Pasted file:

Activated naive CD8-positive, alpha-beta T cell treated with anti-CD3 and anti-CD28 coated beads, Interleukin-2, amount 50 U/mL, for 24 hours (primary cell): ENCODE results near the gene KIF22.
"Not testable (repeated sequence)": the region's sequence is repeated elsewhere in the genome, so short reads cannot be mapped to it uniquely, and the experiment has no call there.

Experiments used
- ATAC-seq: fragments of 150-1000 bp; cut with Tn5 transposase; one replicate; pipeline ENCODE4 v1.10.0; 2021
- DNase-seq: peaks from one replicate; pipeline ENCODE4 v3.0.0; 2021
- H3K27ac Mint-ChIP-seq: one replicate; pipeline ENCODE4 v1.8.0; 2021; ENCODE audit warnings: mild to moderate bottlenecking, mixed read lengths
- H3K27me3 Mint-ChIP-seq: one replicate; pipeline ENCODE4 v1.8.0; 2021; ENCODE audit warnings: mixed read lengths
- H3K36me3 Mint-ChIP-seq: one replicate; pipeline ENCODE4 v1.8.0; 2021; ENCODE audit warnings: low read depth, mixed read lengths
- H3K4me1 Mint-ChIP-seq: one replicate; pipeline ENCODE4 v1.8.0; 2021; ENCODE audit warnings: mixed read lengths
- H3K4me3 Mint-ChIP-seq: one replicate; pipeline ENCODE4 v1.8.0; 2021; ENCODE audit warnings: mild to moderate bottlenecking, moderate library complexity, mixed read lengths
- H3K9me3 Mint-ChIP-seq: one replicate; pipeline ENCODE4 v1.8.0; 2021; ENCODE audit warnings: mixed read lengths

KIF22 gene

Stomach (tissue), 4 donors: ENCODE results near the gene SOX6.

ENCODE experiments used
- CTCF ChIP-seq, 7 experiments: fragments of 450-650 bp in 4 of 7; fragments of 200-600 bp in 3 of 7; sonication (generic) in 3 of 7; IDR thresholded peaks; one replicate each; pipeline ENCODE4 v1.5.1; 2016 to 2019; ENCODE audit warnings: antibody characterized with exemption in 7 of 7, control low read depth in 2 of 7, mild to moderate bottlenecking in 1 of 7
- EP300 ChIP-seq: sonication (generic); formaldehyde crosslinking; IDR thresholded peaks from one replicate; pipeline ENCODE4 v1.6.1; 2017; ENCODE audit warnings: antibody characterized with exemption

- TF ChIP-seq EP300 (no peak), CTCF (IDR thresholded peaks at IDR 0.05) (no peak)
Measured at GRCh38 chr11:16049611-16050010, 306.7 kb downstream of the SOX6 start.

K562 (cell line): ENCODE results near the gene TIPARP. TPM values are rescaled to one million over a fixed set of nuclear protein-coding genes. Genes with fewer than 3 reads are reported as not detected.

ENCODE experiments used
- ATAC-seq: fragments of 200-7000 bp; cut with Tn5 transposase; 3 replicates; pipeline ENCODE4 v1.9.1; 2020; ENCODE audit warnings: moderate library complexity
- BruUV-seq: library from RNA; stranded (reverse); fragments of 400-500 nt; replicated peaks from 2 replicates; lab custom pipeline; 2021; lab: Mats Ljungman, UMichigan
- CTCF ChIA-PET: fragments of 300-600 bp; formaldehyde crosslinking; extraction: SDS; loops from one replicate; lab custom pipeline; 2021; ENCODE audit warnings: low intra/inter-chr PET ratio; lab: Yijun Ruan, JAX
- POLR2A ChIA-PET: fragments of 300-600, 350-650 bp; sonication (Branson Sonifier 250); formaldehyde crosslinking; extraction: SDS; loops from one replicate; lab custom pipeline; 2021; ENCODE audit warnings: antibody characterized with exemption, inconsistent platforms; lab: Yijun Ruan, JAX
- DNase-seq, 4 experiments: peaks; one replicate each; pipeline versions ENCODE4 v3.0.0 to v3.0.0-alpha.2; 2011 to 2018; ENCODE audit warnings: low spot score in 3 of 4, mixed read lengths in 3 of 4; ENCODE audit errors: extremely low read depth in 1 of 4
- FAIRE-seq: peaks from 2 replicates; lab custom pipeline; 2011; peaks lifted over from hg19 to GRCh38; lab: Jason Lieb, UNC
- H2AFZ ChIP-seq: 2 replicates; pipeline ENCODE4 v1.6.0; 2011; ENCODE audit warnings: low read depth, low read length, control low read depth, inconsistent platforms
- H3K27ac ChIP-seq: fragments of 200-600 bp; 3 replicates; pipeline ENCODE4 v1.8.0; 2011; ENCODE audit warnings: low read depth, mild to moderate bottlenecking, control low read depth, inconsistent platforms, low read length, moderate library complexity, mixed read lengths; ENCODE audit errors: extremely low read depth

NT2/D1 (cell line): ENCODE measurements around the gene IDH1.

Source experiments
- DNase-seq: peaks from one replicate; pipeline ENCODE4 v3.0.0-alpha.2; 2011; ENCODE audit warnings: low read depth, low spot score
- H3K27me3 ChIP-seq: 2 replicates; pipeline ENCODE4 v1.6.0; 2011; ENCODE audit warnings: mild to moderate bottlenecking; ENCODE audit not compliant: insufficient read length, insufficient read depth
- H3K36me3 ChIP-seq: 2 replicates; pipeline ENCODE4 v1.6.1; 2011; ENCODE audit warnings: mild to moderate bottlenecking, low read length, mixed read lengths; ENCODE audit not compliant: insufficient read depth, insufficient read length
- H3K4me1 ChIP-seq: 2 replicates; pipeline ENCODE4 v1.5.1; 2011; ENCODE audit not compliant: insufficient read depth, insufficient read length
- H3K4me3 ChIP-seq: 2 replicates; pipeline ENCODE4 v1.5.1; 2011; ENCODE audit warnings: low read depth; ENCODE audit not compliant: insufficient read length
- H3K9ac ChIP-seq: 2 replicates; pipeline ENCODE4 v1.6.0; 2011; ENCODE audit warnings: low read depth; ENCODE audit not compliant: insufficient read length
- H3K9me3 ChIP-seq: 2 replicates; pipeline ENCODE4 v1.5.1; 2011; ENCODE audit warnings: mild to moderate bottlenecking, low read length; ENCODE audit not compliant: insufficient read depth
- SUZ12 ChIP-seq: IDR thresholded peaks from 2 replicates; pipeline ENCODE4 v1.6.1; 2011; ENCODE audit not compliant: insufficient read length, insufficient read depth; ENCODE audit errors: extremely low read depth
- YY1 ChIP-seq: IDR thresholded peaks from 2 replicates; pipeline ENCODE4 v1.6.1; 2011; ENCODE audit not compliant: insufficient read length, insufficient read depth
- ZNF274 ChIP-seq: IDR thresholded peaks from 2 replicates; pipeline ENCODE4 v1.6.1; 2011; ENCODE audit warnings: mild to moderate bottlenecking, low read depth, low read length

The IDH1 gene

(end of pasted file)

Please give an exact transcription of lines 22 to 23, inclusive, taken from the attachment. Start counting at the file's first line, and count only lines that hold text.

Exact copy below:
- BruUV-seq: library from RNA; stranded (reverse); fragments of 400-500 nt; replicated peaks from 2 replicates; lab custom pipeline; 2021; lab: Mats Ljungman, UMichigan
- CTCF ChIA-PET: fragments of 300-600 bp; formaldehyde crosslinking; extraction: SDS; loops from one replicate; lab custom pipeline; 2021; ENCODE audit warnings: low intra/inter-chr PET ratio; lab: Yijun Ruan, JAX